The Effect of SNAP Work Mandates on Crime: Evidence from OhioArticle
Work mandates are a contentious component of most welfare programs in the U.S., meant to decrease dependence on the programs. Yet there is insufficient literature on their effectiveness, particularly on salient social outcomes like crime. This paper uses variation from SNAP work mandate waivers in Ohio to evaluate their effect on crime with a fixed effects model. Results indicate that work mandates have strong crime-reducing effects, robust to model specification. The broad nature of the estimates also mask heterogeneity in their distribution among poverty level. Separating effects by poverty level and creating a “crime elasticity of SNAP cases” metric shows that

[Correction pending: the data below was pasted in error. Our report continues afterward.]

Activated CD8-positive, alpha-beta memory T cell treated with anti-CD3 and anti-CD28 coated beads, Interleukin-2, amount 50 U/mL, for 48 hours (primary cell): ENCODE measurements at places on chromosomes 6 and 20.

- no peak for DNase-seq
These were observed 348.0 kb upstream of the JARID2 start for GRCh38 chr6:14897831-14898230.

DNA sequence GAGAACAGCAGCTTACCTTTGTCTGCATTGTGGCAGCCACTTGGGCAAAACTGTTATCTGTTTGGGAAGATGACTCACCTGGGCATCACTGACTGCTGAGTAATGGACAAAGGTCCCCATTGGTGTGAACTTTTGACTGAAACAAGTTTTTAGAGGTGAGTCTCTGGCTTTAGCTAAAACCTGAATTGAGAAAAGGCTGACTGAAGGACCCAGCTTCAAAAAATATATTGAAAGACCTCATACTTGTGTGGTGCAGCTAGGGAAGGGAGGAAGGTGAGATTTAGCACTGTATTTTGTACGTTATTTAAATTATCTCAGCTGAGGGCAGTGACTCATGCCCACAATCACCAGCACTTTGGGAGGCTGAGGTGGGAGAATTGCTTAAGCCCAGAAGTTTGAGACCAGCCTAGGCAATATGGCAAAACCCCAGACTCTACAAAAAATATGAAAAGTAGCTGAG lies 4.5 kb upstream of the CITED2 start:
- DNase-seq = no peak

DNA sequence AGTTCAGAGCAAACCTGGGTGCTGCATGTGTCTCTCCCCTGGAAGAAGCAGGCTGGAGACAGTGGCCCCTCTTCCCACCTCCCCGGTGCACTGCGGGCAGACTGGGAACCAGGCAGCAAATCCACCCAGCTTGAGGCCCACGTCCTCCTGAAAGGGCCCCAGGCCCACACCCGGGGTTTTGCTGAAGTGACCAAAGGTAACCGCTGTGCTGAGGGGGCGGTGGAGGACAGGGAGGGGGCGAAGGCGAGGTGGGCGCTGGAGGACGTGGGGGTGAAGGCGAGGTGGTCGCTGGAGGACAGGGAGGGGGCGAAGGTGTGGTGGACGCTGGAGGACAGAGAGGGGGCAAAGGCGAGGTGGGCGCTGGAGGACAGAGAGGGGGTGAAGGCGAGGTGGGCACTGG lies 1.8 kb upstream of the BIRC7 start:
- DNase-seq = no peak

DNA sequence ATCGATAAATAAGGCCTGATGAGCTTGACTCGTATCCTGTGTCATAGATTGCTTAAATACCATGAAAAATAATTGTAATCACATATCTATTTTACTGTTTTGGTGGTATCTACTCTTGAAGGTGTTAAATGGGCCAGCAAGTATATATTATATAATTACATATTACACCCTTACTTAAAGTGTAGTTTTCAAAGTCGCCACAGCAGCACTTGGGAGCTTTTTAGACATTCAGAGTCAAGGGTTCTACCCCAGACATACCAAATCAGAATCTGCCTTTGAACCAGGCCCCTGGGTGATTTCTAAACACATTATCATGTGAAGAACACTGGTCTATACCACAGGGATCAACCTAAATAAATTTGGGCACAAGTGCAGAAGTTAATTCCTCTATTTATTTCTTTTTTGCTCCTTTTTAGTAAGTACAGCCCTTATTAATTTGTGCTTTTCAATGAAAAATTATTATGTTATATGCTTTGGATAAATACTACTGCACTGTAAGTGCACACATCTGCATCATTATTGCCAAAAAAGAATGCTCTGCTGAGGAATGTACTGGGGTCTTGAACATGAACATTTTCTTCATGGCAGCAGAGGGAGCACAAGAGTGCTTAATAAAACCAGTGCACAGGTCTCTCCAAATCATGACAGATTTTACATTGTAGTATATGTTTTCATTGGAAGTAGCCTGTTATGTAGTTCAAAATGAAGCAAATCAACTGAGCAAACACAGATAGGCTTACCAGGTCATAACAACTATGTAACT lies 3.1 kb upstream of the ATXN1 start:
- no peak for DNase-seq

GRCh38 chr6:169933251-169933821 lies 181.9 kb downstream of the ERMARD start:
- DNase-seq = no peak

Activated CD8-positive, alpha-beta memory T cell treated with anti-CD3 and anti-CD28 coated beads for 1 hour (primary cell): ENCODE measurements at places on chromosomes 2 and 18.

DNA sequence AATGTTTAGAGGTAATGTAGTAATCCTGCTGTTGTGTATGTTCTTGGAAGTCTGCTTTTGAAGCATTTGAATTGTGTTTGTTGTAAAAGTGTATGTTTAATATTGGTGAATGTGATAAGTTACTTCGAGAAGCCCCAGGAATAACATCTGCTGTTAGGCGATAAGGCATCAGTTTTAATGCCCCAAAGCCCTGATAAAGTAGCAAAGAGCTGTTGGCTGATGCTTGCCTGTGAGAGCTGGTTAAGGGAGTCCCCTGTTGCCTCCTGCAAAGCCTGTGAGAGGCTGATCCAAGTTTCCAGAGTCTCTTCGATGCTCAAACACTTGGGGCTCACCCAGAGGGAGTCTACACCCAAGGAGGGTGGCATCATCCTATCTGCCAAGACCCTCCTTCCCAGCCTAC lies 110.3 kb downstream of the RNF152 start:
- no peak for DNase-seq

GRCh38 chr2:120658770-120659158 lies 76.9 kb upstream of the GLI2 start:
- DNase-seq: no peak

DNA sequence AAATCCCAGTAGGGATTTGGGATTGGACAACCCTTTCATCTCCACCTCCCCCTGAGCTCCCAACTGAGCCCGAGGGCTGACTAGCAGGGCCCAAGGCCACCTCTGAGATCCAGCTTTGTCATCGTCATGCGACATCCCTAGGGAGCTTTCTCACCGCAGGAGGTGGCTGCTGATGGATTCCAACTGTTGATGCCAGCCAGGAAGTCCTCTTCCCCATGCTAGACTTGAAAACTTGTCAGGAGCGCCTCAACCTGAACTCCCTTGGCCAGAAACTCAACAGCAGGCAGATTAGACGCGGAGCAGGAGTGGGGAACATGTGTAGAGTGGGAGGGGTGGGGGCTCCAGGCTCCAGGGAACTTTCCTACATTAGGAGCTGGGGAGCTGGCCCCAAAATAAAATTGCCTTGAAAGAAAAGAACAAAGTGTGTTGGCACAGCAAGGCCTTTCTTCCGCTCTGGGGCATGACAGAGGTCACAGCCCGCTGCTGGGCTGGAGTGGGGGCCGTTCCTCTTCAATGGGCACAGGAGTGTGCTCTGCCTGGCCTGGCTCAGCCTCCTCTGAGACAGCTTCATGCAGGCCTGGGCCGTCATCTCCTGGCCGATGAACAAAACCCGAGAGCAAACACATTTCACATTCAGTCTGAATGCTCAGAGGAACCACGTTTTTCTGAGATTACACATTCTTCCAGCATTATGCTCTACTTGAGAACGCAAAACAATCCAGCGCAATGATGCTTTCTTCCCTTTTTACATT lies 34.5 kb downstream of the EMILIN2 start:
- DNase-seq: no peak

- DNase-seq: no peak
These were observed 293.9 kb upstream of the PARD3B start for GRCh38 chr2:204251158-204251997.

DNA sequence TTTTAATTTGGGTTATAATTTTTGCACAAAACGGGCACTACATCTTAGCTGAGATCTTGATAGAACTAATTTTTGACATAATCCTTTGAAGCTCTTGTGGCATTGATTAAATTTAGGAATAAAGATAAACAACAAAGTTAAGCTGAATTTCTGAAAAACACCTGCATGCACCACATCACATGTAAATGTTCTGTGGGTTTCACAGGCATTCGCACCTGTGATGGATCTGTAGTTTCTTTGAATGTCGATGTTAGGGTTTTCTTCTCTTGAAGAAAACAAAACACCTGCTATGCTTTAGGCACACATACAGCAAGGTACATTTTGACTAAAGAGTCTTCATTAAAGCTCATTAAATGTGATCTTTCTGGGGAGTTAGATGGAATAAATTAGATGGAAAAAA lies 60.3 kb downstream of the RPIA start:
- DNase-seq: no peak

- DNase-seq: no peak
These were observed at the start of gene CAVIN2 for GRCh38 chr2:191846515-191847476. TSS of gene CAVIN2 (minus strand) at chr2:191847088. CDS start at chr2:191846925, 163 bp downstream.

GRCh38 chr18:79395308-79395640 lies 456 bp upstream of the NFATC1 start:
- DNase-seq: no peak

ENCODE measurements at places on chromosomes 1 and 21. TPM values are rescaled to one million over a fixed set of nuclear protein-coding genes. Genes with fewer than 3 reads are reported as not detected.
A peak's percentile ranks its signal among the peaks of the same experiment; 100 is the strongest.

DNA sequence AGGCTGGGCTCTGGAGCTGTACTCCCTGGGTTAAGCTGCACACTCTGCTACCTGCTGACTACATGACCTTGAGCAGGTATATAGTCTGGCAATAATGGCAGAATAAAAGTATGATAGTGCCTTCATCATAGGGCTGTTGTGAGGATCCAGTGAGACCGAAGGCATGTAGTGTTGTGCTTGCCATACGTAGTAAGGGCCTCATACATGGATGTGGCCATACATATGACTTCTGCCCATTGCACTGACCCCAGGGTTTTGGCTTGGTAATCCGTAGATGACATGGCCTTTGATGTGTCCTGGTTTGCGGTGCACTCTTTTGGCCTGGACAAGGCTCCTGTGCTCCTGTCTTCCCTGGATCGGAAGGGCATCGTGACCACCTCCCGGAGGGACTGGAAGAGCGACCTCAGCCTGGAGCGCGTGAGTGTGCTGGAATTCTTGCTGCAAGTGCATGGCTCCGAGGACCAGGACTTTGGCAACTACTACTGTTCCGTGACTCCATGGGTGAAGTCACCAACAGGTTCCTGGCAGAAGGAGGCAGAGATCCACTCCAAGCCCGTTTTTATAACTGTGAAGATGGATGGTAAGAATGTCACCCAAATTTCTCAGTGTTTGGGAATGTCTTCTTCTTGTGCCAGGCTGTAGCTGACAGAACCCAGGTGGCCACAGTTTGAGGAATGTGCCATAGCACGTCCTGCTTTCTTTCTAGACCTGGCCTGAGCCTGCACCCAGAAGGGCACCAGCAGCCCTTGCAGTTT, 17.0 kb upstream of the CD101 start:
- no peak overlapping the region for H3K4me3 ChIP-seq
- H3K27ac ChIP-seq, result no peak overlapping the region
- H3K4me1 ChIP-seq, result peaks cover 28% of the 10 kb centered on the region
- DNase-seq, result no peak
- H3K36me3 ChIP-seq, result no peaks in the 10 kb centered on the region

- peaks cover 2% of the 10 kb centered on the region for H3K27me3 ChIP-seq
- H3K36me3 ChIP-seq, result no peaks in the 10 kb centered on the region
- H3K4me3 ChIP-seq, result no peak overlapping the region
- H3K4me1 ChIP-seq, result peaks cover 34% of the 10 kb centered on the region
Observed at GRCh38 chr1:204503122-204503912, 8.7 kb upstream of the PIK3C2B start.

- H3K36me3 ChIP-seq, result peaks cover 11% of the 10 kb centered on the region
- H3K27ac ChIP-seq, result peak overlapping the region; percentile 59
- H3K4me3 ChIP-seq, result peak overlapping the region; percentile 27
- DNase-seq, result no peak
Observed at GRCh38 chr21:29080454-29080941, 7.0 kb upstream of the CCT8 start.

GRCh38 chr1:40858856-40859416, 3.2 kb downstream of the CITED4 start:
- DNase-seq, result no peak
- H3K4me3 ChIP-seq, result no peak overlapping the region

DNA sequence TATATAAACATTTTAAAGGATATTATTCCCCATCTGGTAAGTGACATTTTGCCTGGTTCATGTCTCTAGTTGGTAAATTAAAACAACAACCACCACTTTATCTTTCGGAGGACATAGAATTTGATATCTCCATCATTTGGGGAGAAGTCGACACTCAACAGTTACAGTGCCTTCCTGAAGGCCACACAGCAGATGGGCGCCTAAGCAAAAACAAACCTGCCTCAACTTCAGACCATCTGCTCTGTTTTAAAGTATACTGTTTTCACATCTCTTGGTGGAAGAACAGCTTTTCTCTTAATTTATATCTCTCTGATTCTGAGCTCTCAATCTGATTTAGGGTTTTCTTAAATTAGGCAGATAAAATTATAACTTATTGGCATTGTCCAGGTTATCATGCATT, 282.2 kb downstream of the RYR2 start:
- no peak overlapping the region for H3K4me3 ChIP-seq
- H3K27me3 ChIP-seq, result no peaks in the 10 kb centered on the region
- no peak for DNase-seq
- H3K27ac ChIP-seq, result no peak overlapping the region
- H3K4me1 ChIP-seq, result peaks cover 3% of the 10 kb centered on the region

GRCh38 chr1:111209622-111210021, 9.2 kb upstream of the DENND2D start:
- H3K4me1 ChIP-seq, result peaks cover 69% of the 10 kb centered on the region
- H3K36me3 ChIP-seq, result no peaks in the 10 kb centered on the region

offenses are less sensitive to work mandates at higher levels of poverty. Finally, I create an interval with available statistics to estimate that TOT effects could be anywhere from 4.5-7.7x larger than the observed ITT.
Applied Economics, SNAP, Poverty, Work Requirements, Work Mandates, Ohio
University of Virginia
June 27, 2020